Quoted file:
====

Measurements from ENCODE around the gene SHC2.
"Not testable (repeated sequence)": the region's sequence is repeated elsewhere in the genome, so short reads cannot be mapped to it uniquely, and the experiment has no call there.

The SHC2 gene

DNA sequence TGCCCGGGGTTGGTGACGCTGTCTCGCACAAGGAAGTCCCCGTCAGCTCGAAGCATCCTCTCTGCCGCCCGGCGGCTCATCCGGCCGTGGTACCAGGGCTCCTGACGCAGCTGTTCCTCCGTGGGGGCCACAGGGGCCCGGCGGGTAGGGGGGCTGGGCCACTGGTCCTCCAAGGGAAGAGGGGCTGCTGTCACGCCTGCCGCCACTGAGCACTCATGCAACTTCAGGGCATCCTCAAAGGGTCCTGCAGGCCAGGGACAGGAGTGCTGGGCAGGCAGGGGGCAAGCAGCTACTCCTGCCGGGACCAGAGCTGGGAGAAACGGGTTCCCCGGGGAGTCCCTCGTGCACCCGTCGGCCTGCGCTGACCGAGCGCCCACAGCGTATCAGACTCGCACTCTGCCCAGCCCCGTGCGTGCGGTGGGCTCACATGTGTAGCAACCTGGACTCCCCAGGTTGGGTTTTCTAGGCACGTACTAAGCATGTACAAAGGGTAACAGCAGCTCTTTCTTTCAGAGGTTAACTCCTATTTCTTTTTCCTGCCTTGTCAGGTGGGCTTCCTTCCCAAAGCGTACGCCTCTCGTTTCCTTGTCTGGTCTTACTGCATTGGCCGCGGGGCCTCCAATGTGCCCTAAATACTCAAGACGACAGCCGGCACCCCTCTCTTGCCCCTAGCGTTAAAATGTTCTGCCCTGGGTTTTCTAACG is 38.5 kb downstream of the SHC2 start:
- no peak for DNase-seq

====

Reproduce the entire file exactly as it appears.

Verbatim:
Measurements from ENCODE around the gene SHC2.
"Not testable (repeated sequence)": the region's sequence is repeated elsewhere in the genome, so short reads cannot be mapped to it uniquely, and the experiment has no call there.

The SHC2 gene

DNA sequence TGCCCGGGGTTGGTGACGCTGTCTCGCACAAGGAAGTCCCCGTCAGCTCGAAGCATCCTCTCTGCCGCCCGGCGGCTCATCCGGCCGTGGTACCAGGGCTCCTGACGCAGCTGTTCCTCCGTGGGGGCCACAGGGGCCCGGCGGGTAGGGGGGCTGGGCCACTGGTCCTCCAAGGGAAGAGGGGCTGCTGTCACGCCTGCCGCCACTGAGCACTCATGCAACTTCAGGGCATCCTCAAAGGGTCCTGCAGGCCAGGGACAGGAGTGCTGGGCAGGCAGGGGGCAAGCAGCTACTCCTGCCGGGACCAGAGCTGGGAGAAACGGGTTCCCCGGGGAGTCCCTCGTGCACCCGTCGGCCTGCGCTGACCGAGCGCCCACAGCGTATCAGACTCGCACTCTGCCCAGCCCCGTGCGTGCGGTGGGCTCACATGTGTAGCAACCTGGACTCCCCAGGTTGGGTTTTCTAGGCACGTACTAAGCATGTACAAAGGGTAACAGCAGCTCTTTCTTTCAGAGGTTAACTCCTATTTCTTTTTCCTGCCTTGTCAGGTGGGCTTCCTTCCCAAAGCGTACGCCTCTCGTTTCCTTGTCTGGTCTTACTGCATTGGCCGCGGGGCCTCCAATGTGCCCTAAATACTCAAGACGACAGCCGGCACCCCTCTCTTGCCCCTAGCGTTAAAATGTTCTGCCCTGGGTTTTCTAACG is 38.5 kb downstream of the SHC2 start:
- no peak for DNase-seq